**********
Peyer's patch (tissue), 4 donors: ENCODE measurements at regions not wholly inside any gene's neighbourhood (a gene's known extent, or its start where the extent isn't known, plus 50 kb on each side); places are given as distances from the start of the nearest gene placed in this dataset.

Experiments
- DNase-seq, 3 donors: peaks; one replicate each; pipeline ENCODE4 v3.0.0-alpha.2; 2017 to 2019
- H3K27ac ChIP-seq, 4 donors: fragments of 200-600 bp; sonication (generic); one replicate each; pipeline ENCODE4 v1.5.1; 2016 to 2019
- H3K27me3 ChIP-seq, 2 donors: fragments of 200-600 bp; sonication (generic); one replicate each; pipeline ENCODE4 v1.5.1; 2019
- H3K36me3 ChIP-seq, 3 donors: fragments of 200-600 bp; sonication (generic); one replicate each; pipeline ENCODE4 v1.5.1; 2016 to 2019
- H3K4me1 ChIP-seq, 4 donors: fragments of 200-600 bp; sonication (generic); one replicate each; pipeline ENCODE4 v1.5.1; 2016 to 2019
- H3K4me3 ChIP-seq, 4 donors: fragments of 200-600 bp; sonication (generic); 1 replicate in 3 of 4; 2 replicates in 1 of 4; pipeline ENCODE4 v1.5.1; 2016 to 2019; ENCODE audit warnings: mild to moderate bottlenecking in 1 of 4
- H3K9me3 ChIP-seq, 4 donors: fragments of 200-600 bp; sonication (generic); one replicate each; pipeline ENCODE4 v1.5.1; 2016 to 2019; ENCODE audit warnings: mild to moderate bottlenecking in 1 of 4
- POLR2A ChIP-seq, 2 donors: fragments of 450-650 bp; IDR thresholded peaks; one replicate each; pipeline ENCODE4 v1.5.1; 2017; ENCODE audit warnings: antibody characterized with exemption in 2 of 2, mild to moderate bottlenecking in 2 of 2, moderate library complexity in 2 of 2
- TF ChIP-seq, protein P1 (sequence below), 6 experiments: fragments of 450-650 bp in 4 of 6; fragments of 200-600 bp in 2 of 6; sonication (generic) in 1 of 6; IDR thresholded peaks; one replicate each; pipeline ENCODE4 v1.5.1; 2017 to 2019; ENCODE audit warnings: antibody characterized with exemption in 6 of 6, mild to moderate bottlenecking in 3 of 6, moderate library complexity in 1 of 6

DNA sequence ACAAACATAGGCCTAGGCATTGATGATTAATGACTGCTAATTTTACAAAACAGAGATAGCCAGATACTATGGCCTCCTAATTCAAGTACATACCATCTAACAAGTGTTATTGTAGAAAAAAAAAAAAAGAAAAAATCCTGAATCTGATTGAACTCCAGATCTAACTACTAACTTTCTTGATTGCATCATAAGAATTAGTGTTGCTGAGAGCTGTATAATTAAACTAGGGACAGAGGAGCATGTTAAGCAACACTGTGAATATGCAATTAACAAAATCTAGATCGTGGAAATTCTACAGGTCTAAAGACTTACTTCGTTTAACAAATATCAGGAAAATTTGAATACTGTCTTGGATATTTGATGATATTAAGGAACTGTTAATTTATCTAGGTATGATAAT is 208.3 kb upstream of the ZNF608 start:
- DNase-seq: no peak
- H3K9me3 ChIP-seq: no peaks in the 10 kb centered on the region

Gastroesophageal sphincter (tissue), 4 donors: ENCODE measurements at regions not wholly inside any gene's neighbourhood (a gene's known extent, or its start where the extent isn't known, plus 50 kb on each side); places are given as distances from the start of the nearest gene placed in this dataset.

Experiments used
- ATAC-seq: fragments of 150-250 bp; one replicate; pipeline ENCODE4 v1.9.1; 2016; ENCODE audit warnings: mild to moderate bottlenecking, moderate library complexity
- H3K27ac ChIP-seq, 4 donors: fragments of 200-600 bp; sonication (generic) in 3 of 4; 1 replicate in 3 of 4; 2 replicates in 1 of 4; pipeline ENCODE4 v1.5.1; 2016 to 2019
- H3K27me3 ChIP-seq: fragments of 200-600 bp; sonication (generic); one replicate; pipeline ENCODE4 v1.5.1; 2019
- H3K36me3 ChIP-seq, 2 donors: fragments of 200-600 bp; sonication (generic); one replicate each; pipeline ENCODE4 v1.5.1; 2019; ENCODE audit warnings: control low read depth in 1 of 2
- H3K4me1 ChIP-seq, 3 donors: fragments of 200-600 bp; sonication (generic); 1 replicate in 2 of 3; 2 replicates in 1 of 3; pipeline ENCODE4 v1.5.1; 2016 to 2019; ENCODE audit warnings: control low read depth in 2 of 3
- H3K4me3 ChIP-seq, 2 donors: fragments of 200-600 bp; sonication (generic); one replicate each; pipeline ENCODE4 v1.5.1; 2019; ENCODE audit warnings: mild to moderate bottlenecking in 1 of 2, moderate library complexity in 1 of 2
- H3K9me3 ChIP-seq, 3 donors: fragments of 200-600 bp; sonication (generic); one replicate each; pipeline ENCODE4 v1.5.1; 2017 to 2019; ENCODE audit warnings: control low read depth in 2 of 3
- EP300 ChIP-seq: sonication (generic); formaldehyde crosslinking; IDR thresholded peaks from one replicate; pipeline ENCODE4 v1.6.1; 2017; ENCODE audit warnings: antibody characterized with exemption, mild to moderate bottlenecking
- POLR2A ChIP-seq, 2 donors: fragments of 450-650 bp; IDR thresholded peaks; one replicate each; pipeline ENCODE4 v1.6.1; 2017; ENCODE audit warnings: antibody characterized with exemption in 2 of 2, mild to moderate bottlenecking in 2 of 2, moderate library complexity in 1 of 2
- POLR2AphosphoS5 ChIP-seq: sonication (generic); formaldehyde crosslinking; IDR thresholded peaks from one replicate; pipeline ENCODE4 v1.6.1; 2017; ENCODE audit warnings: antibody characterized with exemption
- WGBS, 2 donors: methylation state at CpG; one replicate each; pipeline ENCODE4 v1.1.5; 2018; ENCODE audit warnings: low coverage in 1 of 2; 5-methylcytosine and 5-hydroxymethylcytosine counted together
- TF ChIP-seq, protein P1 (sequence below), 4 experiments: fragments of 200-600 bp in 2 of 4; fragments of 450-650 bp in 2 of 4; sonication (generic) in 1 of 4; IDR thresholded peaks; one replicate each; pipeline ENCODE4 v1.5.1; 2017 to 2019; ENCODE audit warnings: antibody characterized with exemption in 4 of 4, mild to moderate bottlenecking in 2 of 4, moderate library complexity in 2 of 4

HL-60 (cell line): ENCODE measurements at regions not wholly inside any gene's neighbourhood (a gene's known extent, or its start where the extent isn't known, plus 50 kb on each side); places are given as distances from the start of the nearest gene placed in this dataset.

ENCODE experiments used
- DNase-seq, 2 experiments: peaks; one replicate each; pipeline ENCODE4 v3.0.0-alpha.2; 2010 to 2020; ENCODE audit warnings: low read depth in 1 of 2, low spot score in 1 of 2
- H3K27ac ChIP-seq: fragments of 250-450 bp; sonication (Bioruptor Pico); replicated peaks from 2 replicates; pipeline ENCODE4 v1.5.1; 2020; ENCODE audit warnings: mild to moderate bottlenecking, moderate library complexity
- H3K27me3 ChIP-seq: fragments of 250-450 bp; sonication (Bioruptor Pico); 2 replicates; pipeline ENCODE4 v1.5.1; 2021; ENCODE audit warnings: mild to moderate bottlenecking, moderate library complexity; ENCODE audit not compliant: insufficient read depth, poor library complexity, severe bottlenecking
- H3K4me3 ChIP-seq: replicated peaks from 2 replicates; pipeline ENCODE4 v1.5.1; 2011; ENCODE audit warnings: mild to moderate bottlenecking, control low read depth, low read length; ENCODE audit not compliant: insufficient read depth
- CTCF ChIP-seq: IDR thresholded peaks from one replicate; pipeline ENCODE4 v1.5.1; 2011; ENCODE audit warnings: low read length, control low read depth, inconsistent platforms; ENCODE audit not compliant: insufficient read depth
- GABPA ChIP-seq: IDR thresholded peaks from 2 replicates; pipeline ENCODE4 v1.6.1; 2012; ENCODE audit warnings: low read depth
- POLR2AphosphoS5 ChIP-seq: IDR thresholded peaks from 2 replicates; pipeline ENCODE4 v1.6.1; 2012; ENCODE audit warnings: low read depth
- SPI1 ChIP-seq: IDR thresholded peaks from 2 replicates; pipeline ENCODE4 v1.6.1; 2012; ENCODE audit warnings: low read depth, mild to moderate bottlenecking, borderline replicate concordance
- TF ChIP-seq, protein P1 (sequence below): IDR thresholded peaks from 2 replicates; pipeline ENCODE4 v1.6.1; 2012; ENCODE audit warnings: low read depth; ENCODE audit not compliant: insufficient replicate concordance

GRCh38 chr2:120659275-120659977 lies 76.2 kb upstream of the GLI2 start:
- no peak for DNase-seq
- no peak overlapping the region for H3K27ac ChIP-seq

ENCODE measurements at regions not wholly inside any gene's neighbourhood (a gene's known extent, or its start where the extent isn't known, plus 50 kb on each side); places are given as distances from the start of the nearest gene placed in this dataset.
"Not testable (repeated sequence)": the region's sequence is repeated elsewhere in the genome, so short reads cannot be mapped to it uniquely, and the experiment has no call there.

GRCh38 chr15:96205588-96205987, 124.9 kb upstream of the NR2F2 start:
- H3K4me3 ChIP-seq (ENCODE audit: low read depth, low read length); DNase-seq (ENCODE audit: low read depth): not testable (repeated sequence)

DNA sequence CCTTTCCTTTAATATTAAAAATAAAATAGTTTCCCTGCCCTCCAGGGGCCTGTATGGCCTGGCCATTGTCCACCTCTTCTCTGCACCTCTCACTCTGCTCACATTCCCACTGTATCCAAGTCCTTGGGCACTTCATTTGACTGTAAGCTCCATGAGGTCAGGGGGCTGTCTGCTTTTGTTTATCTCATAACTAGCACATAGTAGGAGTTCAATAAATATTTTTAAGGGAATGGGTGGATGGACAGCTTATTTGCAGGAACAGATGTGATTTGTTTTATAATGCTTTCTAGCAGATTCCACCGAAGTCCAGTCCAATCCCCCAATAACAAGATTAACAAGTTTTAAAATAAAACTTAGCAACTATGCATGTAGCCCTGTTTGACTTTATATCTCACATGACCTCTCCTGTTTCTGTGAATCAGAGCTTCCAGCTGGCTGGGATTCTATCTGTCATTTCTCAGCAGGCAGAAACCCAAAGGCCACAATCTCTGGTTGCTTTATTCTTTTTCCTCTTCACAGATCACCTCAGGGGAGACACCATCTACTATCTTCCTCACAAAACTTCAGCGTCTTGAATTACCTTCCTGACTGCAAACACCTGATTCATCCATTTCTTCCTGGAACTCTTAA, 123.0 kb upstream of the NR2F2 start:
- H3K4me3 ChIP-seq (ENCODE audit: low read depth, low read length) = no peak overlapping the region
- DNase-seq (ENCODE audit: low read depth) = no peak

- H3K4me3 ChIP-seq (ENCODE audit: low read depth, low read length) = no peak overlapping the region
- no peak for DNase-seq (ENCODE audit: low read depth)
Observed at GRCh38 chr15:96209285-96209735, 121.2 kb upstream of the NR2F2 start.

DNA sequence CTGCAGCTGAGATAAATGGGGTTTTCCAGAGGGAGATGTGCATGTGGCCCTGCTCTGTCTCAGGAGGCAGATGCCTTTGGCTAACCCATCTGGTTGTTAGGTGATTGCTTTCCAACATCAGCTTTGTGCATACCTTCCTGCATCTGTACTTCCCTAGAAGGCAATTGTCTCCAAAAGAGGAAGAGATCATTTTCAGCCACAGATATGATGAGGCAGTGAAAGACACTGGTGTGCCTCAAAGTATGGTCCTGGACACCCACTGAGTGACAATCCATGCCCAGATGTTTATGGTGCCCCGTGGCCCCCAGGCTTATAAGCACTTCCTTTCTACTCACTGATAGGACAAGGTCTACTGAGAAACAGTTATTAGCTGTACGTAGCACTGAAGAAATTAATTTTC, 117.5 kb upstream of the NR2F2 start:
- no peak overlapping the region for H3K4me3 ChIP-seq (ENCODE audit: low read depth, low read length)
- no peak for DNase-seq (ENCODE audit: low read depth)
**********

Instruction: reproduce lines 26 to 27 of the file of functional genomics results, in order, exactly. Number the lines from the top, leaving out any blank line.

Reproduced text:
- POLR2AphosphoS5 ChIP-seq: sonication (generic); formaldehyde crosslinking; IDR thresholded peaks from one replicate; pipeline ENCODE4 v1.6.1; 2017; ENCODE audit warnings: antibody characterized with exemption
- WGBS, 2 donors: methylation state at CpG; one replicate each; pipeline ENCODE4 v1.1.5; 2018; ENCODE audit warnings: low coverage in 1 of 2; 5-methylcytosine and 5-hydroxymethylcytosine counted together